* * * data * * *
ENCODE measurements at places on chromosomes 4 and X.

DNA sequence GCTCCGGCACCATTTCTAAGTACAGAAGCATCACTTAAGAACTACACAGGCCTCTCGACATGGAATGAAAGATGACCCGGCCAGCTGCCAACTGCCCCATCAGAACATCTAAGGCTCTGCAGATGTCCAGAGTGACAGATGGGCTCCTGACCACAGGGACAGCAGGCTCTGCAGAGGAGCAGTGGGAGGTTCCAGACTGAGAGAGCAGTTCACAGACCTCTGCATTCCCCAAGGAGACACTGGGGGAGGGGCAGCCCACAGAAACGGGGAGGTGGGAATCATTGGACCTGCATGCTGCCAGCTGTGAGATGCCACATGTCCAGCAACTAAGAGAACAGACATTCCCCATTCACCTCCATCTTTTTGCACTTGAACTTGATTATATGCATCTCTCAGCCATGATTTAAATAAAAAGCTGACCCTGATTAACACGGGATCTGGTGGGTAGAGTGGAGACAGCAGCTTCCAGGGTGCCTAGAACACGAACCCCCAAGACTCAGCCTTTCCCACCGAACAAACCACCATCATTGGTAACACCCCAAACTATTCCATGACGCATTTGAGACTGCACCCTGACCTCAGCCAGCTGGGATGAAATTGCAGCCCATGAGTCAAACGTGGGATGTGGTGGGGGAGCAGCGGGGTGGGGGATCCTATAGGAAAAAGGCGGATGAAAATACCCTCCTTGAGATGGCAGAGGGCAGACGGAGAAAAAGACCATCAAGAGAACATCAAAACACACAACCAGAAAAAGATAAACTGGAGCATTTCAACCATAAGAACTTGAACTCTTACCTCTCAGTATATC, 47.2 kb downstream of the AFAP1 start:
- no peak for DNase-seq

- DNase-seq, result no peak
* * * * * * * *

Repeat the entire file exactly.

ENCODE measurements at places on chromosomes 4 and X.

DNA sequence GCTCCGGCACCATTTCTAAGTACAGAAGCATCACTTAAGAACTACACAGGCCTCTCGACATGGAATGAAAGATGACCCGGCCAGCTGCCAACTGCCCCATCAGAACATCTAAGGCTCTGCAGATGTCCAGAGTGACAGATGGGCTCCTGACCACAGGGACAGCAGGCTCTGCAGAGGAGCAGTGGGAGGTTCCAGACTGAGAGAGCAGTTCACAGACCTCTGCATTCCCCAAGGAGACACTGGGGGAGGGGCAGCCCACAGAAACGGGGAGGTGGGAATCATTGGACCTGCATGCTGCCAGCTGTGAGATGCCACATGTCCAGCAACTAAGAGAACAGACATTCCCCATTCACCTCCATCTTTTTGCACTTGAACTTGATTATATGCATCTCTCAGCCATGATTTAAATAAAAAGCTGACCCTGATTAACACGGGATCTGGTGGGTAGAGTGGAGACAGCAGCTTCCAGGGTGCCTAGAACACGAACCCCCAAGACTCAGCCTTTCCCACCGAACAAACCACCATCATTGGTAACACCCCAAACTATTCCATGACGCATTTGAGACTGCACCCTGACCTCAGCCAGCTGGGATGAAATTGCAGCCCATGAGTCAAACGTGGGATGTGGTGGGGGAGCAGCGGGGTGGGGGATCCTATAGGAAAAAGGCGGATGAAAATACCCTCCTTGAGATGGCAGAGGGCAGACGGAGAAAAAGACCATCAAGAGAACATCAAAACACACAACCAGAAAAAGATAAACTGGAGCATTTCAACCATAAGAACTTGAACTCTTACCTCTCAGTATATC, 47.2 kb downstream of the AFAP1 start:
- no peak for DNase-seq

- DNase-seq, result no peak